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How Level of Detail Expressions Work in Tableau

This article explains how level of detail expressions are computed and how they function in Tableau. For more information about LOD expressions and how they work, see the Understanding Level of Detail (LOD) Expressions whitepaper on the Tableau website.

In this article

Row Level Expressions and View Level Expressions

Limitations for Level of Detail Expressions

Level of Detail Expressions Can Be Dimensions or Measures

Filters and Level of Detail Expressions

Aggregation and Level of Detail Expressions

Data Source Constraints for Level of Detail Expressions

Row Level Expressions and View Level Expressions

In Tableau, expressions referencing unaggregated datasource columns are computed for each row in the underlying table. In this case, the dimensionality of the expression is row level. An example of a row-level expression is:

[Sales] / [Profit]

This calculation will be evaluated in each row of the database. For each row, the Sales value in that row will be divided by the Profit value in that row, producing a new column with the result of the multiplication (a profit ratio).

If you create a calculation with this definition, save it with the name [ProfitRatio], and then drag it from the Data pane to a shelf, Tableau typically aggregates the calculated field for the view:

SUM[ProfitRatio]

By contrast, expressions referencing aggregated data source columns are computed at the dimensionality defined by the dimensions in the view. In this case, the dimensionality of the expression is view level. An example of a view-level expression is:

SUM(Sales) / SUM(Profit)

If you drag this calculation to a shelf (or type it directly on a shelf as an ad-hoc calculation), Tableau encloses it in an AGG function:

AGG(SUM(Sales) / SUM(Profit))

This is what is known as an aggregate calculation. For details, see Aggregate Functions in Tableau.

Dimension and set fields placed on any of the locations highlighted in the following image contribute to the view level of detail:

Before level of detail expressions were supported in Tableau, it was not possible to create calculations at a level of detail other than the view level. For example, if you attempt to save the following expression, Tableau displays the error message: “Cannot mix aggregate and non-aggregate arguments with this function”:

[Sales] – AVG([Sales])

The user’s intent in this case was to compare store sales for each individual store to the average of sales for all stores. This can now be accomplished with a level of detail expression:

[Sales] - {AVG([Sales])}

This is what is known as a table-scoped level of detail expression. See Table-Scoped

Limitations for Level of Detail Expressions

The following limitations and constraints apply for level of detail expressions. Also see Data Source Constraints for Level of Detail Expressions.

In addition, some data sources have complexity limits. Tableau will not disable calculations for these databases, but query errors are a possibility if calculations become too complex.

Level of Detail Expressions Can Be Dimensions or Measures

When you save a level of detail expression, Tableau adds it to either the Dimensions or the Measures area in the Data pane.

FIXED level of detail expressions can result in measures or dimensions, depending on the underlying field in the aggregate expression. So MIN([Date])} will be a dimension because [Date] is a dimension, and {fixed Store : SUM([Sales])} will be a measure because [Sales] is a measure. When a FIXED level of detail expression is saved as a measure you have the option of moving it to dimensions.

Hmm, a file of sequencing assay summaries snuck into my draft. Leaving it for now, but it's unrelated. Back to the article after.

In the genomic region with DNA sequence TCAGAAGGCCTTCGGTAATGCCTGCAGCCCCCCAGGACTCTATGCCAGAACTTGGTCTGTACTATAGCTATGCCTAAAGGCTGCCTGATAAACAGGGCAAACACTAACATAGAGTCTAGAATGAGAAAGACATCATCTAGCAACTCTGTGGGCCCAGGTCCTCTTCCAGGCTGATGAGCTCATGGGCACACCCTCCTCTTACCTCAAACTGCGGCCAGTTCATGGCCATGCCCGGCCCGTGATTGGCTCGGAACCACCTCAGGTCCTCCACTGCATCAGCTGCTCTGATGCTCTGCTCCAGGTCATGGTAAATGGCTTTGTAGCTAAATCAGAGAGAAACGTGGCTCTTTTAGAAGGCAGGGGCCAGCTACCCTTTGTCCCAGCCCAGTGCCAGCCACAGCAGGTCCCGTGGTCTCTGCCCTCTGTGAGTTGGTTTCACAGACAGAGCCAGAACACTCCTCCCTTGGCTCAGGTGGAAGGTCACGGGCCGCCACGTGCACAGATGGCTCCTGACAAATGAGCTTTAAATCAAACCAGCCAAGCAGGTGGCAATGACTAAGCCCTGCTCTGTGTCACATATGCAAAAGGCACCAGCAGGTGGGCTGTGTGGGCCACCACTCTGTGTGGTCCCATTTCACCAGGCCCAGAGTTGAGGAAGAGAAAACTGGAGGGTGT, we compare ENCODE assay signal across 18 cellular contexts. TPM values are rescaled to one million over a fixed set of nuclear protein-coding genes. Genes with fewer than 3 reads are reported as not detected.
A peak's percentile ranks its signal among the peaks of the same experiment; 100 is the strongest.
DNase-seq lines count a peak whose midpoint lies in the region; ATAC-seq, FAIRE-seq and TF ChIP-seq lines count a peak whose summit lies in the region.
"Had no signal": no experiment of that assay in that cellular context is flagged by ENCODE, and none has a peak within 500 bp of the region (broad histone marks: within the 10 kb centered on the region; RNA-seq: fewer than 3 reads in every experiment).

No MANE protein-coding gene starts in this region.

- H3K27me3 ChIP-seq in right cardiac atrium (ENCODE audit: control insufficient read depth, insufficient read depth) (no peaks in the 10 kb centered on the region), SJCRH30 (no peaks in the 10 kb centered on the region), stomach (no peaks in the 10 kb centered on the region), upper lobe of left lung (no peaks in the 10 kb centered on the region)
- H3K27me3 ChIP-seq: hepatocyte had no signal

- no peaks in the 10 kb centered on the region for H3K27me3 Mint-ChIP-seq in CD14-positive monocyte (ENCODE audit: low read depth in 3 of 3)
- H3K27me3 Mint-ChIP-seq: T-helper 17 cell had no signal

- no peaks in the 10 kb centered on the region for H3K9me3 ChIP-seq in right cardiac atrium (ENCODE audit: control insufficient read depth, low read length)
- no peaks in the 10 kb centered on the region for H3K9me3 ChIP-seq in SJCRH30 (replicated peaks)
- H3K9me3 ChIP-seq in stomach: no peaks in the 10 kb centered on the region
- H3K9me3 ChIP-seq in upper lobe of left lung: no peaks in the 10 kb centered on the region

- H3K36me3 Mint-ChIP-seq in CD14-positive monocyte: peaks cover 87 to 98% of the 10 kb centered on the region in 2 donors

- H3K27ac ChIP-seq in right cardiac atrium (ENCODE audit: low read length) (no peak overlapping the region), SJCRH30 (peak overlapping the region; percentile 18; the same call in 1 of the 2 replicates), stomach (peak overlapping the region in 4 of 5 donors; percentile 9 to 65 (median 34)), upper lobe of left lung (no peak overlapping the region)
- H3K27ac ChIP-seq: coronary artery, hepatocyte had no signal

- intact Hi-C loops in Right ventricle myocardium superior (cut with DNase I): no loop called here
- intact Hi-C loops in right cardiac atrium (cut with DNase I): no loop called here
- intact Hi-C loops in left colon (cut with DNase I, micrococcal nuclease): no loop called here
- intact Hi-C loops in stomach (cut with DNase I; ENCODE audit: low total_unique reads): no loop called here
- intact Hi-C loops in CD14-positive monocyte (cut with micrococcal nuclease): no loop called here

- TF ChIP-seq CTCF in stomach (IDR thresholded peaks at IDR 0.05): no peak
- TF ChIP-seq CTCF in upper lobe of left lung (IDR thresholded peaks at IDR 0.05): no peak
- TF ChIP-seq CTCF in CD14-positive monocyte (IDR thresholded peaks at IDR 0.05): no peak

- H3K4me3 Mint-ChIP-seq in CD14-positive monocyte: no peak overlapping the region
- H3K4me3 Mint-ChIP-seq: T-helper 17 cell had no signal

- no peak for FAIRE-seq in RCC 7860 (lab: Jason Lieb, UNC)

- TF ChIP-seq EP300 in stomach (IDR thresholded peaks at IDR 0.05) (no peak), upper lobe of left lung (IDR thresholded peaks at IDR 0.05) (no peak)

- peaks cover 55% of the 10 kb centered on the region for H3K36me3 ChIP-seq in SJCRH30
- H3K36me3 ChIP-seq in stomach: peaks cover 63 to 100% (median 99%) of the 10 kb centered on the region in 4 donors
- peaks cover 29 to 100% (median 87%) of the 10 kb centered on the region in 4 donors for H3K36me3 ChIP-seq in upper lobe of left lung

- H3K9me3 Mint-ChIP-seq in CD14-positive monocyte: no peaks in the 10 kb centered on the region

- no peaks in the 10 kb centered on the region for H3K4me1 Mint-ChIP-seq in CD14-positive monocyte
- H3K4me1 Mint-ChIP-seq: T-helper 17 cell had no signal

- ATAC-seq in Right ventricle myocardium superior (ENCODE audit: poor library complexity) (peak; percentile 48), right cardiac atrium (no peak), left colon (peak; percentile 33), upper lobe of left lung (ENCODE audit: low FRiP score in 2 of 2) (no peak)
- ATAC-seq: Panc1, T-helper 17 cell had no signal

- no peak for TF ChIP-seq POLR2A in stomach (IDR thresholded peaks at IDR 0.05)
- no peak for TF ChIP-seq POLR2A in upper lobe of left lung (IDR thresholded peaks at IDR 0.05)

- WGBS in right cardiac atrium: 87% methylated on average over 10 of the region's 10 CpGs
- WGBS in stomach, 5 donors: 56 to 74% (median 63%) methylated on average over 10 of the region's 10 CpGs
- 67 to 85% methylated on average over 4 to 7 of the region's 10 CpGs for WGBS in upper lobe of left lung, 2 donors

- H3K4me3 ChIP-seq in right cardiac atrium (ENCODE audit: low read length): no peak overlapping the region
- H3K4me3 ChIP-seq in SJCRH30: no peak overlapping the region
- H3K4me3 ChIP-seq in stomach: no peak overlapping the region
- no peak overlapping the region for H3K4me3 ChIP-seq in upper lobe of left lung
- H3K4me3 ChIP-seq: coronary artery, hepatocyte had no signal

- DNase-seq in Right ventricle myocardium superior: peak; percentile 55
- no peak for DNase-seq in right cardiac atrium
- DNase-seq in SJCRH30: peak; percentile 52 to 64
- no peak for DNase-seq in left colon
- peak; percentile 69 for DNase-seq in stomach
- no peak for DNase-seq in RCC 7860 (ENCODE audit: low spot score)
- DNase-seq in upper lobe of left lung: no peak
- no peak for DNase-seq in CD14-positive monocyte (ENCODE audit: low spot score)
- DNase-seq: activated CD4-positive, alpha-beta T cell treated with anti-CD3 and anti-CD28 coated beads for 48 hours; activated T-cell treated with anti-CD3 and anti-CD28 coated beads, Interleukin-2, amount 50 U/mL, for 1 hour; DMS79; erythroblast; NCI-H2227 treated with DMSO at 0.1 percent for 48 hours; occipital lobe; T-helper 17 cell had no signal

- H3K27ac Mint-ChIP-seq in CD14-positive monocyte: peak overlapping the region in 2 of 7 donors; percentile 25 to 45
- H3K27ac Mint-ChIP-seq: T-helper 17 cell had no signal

INCLUDE and EXCLUDE level of detail expressions are always measures.

Filters and Level of Detail Expressions

There are several different kinds of filters in Tableau and they get executed in the following order from top to bottom.

The text on the right shows where level of detail expressions are evaluated in this sequence.

Extract Filters (in orange) are only relevant if you’re creating a Tableau Extract from a data source. Table calculations filters (dark blue) are applied after calculations are executed and therefore hide marks without filtering out the underlying data used in the calculations.

If you’re familiar with SQL, you can think of measure filters as equivalent to the HAVING clause in a query, and dimension filters as equivalent to the WHERE clause.

FIXED calculations are applied before dimension filters, so unless you promote the fields on your Filter shelf to Improve View Performance with Context Filters, they will be ignored. For example, consider if you have the following calculation on one shelf in a view, along with [State] on a different shelf:

SUM([Sales]) / ATTR({FIXED : SUM([Sales])})

This calculation will give you the ratio of a state’s sales to total sales.

If you then put [State] on the Filters shelf to hide some of the states, the filter will affect only the numerator in the calculation. Since the denominator is a FIXED level of detail expression, it will still divide the sales for the states still in the view against the total sales for all states—including the ones that have been filtered out of the view.

INCLUDE and EXCLUDE level of detail expressions are considered after Dimension filters. So if you want filters to apply to your FIXED level of detail expression but don’t want to use Context Filters, consider rewriting them as INCLUDE or EXCLUDE expressions.

Aggregation and Level of Detail Expressions

The level of detail of the view determines the number of marks in your view. When you add a level of detail expression to the view, Tableau must reconcile two levels of detail—the one in the view, and the one in your expression.